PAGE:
According to Erikson’s psychosocial development theory, a major task occurs during adolescence is the resolution of identity crisis. At this stage, adolescents exhibit greater social consciousness and actively seek for a sense of identity. However, the process of identity exploration can be difficult for most teenagers. Some may experience peer pressure and conflicts with friends, while others may suffer from social exclusion (Hoffnung et al., 2016, p. 393). Additionally, teenagers are more inclined to test the social boundaries and often end up in risk-taking behaviours such as smoking, alcohol drinking and sexual activities. The engagement of risk-taking behaviours not only leads to immediate health consequences but could also possibly persist into adulthood (Sales & Irwin Jr,
Adolescence is a period of physical and psychological development from the onset of puberty to maturity. The adolescent is no longer a child, but they haven’t yet reached adulthood. Adolescence is considered people between the ages of 13 and 21. Puberty is the physical maturing that makes an individual capable of sexual reproduction. Puberty is important to adolescence because when a child hits puberty, that’s when the child is becoming an adolescent. Puberty is a big part of an adolescent’s life.
Transition and change are some of the most difficult obstacles for people to overcome. It is no surprise that adolescence, defined as the transition from childhood to adulthood, is full of obstacles (Feldman, 2012). During this time period, adolescents are neither adults nor children; they do not appear to belong in any stable group. However uncomfortable this may seem, it is also a fitting definition. For during the adolescent stage, adolescents face puberty, sexual curiosity, self-esteem issues, and doubts about their future (Feldman, 2012). Psychoanalyst Erik Erikson aptly argued that adolescents pass through the identity-versus-identity-confusion stage in which teenagers search for defining and unique characteristics about themselves (Feldman, 2012). When a teenager struggles with this stage, a crisis emerges in which they are unable to find an appropriate role in life, often acting out or pursuing dangerous behaviors (Feldman, 2012).
Adolescence is a period of transition between the ages of 13 – 19, after childhood but before adulthood. Adolescence can be a difficult period in a teenager's life. Many teenagers do not know how to react or how to adapt to all of the physical, social, and psychological changes that occur during this period. Some adolescents pass through this period without problem, while for others, it is a period of torture, discomfort, and anxiety. With all the biological and social pressures that occur during adolescence, many teens fail to assume their identity. Sometimes family and society does not help to make this task easier. Challenges teenagers face due to biology and society are body image, hormonal changes, social and parental pressures, family problems, school pressures, alcohol, drug abuse, homosexuality, and suicide.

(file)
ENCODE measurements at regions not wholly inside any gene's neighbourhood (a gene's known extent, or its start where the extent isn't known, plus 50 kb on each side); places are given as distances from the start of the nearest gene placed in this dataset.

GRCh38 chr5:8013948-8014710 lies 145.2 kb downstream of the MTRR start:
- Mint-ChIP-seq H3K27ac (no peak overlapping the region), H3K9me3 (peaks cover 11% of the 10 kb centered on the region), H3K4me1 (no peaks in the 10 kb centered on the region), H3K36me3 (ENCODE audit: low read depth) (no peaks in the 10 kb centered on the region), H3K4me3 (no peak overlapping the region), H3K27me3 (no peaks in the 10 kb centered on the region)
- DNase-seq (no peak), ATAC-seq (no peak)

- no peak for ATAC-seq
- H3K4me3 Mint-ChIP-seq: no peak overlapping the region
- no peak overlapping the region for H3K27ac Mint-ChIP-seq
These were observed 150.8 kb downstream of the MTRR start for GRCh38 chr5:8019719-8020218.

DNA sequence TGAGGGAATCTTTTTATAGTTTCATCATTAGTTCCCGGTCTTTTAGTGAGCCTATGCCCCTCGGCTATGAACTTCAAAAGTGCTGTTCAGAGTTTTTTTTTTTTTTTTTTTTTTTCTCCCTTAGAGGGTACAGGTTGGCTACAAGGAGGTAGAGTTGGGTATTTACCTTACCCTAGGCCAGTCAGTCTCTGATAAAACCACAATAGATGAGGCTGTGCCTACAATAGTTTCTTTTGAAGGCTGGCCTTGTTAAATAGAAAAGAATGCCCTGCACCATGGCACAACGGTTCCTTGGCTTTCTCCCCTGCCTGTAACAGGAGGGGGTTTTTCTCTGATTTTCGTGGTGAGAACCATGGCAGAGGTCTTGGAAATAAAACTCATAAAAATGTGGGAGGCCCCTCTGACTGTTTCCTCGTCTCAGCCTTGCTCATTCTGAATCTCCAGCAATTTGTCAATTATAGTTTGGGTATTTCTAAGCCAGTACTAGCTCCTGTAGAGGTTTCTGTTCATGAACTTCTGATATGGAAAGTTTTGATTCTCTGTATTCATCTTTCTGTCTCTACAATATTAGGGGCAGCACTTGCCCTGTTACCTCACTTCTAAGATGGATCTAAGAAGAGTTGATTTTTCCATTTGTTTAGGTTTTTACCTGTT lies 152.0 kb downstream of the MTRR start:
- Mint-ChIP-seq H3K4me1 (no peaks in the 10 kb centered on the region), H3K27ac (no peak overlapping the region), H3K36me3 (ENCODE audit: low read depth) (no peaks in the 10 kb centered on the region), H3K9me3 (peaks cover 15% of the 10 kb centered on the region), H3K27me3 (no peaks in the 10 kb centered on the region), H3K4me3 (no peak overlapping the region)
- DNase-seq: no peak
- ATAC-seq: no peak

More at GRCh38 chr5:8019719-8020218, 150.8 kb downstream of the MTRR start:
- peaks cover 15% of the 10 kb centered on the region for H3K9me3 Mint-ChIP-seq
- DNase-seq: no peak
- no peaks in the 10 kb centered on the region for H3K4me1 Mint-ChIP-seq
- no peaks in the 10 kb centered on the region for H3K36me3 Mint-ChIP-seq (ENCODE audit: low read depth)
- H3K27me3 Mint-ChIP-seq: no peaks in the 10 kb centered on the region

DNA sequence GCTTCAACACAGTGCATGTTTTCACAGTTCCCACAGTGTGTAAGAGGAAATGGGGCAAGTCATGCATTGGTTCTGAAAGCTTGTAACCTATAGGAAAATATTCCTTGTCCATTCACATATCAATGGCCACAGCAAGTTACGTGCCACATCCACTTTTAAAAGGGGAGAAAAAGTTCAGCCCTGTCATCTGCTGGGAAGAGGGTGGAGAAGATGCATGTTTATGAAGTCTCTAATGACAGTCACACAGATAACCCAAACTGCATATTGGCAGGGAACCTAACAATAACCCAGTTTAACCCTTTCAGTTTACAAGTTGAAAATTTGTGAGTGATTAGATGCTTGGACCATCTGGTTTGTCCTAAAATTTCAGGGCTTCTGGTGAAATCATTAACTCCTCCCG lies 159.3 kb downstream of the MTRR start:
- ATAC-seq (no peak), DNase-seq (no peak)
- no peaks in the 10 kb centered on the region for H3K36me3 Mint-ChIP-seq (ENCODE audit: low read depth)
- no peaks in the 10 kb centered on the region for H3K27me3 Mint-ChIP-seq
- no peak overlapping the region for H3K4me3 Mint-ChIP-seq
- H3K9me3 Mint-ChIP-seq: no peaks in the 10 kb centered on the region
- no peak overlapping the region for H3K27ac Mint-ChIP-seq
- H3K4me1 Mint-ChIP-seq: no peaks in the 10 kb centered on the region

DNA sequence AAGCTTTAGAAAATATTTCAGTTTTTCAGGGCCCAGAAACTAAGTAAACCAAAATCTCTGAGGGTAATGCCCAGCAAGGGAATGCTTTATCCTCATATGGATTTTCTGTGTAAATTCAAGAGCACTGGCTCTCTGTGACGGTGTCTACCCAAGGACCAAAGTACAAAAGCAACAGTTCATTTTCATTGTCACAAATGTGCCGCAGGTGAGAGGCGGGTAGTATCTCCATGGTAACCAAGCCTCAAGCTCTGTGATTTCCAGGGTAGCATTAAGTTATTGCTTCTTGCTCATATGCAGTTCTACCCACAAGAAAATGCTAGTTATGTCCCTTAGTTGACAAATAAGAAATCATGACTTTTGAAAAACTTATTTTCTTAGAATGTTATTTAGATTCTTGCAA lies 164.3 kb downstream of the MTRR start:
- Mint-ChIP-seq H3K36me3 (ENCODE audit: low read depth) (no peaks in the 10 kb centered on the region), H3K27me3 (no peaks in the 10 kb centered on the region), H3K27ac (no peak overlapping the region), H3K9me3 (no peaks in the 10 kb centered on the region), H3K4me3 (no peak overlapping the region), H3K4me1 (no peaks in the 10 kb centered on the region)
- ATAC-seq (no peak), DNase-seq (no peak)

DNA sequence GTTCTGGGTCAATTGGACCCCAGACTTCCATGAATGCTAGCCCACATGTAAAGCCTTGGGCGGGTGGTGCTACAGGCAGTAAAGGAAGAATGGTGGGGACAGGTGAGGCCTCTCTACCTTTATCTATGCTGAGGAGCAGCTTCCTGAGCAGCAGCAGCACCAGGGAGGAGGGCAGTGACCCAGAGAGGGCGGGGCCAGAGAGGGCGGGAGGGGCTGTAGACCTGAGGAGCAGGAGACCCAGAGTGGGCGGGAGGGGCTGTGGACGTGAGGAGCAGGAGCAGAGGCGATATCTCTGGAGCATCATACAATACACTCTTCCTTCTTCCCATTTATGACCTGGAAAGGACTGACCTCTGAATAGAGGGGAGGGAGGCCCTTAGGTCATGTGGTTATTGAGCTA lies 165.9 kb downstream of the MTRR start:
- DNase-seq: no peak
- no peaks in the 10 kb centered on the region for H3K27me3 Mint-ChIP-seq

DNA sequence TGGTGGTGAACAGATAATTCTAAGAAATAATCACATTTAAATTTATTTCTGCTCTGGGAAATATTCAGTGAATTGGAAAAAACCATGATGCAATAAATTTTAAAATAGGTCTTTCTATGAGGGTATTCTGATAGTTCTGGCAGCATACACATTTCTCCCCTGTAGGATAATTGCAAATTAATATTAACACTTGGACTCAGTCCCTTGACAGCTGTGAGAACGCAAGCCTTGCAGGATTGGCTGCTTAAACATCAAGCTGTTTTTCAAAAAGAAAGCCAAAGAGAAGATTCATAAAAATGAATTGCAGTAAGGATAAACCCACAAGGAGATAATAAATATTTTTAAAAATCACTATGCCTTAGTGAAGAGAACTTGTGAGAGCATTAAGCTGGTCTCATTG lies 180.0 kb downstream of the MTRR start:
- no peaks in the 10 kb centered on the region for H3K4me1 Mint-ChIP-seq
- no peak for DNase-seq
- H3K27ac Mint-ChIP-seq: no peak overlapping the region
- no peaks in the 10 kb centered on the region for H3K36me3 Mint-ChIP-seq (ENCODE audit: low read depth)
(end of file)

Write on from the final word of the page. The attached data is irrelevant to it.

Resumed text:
Adolescence is a time of challenge and change for both teens and parents. Teens are at a stage in life where they face a multitude of pressing decisions -- including those about friends, careers, sex, smoking, drinking, drugs and parental values. At the same time, they are confronted with profound physical, social and emotional changes.
Adolescence refers to the transition period experienced by children that occur between childhood and adulthood (Shefer, 2011). Identity is first confronted in adolescence between the ages 12 – 19 years old, because of physical and hormonal changes in the body. It is also due to the introduction of formal operations in cognitive development and societal expectation that this contributes to an individual’s identity to be explored and established (McAdams, 2009). The forces within and outside (family, community) the individual that promote identity development usually create a sense of tension. The basic task is, in Erikson’s terms, “fidelity or truthfulness and consistency to one’s core self or faith in one’s ideology” (Fleming, 2004: 9), in a nutshell: "Who am I and where am I
Indeed, adolescent may be defined as the period within the life span when most of a person’s biological, cognitive, psychological and social characteristics are changing from what is typically considered child-like to what is considered adult-like (Learner and Spainer, 1980). This period is a dramatic challenge for any adolescent, which requires adjustment to change one’s own self, in the family, and in the peer group. Contemporary society presents adolescents with institutional changes as well. Among young adolescents, school setting is changed; involving a transition from elementary school to either junior high school or middle school; and late adolescence is accompanied by transition from high school to the worlds of work, University or childrearing. An adolescent experiences it all ranging from excitement and of anxiety, happiness and troubles, discovery and bewilderment, and breaks with the past and yet links with the future (Eya,
Adolescence is defined as “the developmental period of transition between childhood to adulthood that involves biological, cognitive, and socioemotional changes; beginning around the age of 10 to 13 and ends in the late teens.” (Santrock 16) As I reflect on my younger years I remember having many different emotional issues; many of them due to the fact that I moved around a great deal until I was about 12 years of age. I always felt misunderstood by my peers and adults. However, growing up in the 80’s was not all bad; it was a very popular culture. While reading chapter one and two I was able to put some of my feelings and actions in perspective.
In Erikson’s Identity vs. Role Confusion stage, I thought, “Who am I?” countless times like many other adolescents. I occupied much of my time trying to construct a firm identity of myself, which I now realized did more harm than good. Letting myself explore different interests would have helped me find my identity than me trying to fake some firm identity.